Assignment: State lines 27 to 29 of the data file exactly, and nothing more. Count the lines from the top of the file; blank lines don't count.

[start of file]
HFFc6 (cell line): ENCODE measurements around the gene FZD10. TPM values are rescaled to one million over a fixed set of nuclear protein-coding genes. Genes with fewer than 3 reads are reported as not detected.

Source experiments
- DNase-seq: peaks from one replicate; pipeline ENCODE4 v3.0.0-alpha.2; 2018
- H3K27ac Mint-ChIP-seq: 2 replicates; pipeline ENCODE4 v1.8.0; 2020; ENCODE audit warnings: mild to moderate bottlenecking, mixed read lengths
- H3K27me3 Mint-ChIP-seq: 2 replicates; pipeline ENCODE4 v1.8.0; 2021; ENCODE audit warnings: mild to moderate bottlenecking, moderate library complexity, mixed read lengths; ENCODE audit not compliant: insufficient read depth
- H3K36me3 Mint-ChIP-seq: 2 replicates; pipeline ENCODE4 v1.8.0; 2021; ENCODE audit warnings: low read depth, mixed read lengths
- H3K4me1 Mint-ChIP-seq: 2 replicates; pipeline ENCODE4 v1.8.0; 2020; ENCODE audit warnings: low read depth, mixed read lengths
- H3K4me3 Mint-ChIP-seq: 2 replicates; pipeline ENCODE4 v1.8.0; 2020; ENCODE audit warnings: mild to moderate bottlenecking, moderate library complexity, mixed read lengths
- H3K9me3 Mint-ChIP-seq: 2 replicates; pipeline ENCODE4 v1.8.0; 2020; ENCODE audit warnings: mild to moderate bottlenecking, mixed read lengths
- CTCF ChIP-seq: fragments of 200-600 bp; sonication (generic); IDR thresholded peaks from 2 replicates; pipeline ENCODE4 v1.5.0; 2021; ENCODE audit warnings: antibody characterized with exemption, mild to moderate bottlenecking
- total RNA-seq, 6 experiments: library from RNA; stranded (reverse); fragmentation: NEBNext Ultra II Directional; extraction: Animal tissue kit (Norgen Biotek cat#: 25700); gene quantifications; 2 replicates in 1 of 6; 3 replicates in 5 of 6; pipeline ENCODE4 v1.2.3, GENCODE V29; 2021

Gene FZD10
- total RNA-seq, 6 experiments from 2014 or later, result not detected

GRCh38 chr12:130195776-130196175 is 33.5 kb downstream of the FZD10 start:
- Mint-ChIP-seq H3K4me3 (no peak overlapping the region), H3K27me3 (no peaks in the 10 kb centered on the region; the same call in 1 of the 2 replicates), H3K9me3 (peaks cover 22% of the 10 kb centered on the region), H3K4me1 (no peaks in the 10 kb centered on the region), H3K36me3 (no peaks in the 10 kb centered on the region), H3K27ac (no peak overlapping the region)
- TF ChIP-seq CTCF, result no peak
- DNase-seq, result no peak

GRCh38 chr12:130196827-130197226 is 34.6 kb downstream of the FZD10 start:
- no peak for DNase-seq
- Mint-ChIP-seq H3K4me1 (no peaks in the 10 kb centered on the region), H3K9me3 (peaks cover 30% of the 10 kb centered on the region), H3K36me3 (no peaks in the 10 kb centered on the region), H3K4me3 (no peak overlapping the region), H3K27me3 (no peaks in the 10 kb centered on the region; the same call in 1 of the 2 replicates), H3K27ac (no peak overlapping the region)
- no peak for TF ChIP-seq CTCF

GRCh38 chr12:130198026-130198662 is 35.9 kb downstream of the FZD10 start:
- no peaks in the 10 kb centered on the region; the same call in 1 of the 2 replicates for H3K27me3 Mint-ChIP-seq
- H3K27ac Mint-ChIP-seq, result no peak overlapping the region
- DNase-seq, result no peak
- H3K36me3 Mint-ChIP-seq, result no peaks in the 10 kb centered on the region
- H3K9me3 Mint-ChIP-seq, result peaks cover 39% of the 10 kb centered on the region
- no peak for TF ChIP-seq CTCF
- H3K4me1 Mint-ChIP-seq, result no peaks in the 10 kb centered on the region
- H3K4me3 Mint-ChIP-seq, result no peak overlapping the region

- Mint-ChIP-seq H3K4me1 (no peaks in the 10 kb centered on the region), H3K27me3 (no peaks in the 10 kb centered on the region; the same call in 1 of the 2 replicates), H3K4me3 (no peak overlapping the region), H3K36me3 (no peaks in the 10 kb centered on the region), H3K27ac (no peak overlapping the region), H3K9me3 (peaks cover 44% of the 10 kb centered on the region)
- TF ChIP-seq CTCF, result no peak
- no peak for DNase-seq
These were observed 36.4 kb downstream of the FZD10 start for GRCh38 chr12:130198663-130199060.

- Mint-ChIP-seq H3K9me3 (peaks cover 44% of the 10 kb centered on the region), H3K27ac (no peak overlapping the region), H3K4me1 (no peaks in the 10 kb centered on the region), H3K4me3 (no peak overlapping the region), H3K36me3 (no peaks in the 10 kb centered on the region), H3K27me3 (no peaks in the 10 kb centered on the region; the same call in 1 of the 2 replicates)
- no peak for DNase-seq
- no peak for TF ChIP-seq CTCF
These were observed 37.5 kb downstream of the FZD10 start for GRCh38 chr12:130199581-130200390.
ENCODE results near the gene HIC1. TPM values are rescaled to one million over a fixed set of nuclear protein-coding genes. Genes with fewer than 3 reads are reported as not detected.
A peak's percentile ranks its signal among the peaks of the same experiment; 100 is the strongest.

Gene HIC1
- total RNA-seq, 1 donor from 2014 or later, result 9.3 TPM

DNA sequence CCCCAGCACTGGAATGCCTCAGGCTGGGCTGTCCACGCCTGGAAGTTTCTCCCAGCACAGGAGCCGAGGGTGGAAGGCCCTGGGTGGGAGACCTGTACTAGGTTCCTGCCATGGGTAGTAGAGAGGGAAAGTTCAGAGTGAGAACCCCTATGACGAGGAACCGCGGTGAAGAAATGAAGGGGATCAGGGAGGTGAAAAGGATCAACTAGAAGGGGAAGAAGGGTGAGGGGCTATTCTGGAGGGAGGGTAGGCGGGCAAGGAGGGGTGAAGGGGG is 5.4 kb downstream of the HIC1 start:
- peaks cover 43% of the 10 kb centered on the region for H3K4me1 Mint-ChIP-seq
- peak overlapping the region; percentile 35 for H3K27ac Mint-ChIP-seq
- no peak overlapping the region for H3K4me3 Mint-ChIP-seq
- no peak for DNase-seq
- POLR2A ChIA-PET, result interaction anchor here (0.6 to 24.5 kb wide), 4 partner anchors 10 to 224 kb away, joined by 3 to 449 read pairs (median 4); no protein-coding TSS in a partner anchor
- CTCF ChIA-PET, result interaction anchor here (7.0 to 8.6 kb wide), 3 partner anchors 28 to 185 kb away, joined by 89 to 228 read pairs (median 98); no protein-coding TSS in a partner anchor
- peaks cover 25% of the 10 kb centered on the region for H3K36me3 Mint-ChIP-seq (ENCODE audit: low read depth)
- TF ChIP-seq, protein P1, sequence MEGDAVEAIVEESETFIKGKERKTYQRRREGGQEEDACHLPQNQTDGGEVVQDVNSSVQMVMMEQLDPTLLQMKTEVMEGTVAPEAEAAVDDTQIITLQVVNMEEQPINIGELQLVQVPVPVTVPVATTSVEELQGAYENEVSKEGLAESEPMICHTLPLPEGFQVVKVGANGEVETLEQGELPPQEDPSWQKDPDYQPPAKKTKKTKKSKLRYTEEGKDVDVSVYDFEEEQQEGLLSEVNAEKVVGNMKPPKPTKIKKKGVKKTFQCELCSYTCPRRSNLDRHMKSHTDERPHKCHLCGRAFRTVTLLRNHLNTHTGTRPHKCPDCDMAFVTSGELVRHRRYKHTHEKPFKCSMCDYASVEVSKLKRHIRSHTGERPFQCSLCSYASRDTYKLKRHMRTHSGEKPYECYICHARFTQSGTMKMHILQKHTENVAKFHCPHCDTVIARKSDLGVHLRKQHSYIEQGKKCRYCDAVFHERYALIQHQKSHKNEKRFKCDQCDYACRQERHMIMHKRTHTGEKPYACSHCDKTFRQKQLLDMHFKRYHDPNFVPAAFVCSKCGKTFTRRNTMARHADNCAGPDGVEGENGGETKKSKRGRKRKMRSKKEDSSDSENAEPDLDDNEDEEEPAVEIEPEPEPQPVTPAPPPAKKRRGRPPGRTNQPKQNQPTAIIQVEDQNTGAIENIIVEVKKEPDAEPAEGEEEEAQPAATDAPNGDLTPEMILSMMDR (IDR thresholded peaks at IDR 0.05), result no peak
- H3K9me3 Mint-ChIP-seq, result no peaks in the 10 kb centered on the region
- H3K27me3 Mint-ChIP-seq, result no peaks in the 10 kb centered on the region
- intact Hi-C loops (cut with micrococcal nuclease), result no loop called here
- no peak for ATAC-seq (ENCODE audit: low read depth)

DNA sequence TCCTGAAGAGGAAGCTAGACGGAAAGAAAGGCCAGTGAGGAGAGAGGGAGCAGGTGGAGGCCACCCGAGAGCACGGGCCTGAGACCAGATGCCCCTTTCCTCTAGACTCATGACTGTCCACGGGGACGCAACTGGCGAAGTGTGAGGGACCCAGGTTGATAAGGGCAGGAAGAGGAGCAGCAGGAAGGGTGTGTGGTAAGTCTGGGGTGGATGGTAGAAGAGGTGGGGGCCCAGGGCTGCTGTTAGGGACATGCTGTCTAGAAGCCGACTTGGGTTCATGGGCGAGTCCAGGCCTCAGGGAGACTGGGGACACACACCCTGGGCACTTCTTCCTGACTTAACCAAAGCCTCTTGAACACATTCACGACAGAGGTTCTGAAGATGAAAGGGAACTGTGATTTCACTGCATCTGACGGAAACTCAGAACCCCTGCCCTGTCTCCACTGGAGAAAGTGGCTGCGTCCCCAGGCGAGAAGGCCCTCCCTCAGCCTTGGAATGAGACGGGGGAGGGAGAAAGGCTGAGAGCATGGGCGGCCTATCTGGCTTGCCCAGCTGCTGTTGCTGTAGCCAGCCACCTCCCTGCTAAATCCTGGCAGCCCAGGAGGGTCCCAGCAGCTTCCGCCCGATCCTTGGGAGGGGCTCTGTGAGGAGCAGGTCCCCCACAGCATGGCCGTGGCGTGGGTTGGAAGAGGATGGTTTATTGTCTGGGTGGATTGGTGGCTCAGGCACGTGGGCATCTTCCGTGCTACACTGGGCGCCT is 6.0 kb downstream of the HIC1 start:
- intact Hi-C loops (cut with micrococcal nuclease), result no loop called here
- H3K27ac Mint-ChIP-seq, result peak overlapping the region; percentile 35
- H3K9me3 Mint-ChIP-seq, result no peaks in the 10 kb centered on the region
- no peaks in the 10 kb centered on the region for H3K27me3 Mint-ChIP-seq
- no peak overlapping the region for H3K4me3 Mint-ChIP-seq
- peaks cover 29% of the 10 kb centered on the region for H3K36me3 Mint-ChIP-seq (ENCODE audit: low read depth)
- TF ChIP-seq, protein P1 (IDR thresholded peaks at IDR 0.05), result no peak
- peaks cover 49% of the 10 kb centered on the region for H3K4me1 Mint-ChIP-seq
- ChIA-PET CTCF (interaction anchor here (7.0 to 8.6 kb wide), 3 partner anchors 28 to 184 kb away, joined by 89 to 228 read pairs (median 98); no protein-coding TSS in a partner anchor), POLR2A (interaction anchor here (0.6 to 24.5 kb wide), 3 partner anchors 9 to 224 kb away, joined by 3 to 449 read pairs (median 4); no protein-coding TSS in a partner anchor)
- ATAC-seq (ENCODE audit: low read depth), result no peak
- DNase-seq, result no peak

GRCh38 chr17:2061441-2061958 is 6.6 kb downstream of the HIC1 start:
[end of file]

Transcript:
- H3K9me3 Mint-ChIP-seq, result peaks cover 39% of the 10 kb centered on the region
- no peak for TF ChIP-seq CTCF
- H3K4me1 Mint-ChIP-seq, result no peaks in the 10 kb centered on the region